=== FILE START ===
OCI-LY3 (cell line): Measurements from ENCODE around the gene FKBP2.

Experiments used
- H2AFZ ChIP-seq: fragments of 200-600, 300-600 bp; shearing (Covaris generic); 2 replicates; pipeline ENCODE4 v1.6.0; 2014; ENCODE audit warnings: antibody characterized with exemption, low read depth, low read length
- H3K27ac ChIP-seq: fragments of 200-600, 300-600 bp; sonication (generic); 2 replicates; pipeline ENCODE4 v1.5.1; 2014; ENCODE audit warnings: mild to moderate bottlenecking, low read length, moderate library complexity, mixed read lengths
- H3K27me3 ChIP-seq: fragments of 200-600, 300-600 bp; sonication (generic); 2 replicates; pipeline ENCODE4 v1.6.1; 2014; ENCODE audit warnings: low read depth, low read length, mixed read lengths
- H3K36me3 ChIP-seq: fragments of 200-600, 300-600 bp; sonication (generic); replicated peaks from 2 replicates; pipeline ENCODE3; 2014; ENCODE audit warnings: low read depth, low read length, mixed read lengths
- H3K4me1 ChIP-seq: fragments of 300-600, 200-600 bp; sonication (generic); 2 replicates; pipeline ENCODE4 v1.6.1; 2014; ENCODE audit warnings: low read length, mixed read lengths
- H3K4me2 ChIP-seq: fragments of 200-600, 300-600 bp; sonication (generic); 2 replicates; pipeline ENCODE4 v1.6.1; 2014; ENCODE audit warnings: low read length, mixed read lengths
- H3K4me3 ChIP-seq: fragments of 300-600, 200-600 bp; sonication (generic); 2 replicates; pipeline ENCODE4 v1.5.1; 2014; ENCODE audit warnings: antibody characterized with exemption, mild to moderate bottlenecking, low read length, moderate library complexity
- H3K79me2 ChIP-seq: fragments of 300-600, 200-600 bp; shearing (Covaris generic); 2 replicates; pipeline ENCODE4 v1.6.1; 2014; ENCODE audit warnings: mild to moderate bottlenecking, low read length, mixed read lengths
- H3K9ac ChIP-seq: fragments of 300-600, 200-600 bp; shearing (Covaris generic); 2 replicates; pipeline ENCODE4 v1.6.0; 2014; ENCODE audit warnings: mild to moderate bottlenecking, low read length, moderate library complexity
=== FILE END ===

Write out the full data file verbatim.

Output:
OCI-LY3 (cell line): Measurements from ENCODE around the gene FKBP2.

Experiments used
- H2AFZ ChIP-seq: fragments of 200-600, 300-600 bp; shearing (Covaris generic); 2 replicates; pipeline ENCODE4 v1.6.0; 2014; ENCODE audit warnings: antibody characterized with exemption, low read depth, low read length
- H3K27ac ChIP-seq: fragments of 200-600, 300-600 bp; sonication (generic); 2 replicates; pipeline ENCODE4 v1.5.1; 2014; ENCODE audit warnings: mild to moderate bottlenecking, low read length, moderate library complexity, mixed read lengths
- H3K27me3 ChIP-seq: fragments of 200-600, 300-600 bp; sonication (generic); 2 replicates; pipeline ENCODE4 v1.6.1; 2014; ENCODE audit warnings: low read depth, low read length, mixed read lengths
- H3K36me3 ChIP-seq: fragments of 200-600, 300-600 bp; sonication (generic); replicated peaks from 2 replicates; pipeline ENCODE3; 2014; ENCODE audit warnings: low read depth, low read length, mixed read lengths
- H3K4me1 ChIP-seq: fragments of 300-600, 200-600 bp; sonication (generic); 2 replicates; pipeline ENCODE4 v1.6.1; 2014; ENCODE audit warnings: low read length, mixed read lengths
- H3K4me2 ChIP-seq: fragments of 200-600, 300-600 bp; sonication (generic); 2 replicates; pipeline ENCODE4 v1.6.1; 2014; ENCODE audit warnings: low read length, mixed read lengths
- H3K4me3 ChIP-seq: fragments of 300-600, 200-600 bp; sonication (generic); 2 replicates; pipeline ENCODE4 v1.5.1; 2014; ENCODE audit warnings: antibody characterized with exemption, mild to moderate bottlenecking, low read length, moderate library complexity
- H3K79me2 ChIP-seq: fragments of 300-600, 200-600 bp; shearing (Covaris generic); 2 replicates; pipeline ENCODE4 v1.6.1; 2014; ENCODE audit warnings: mild to moderate bottlenecking, low read length, mixed read lengths
- H3K9ac ChIP-seq: fragments of 300-600, 200-600 bp; shearing (Covaris generic); 2 replicates; pipeline ENCODE4 v1.6.0; 2014; ENCODE audit warnings: mild to moderate bottlenecking, low read length, moderate library complexity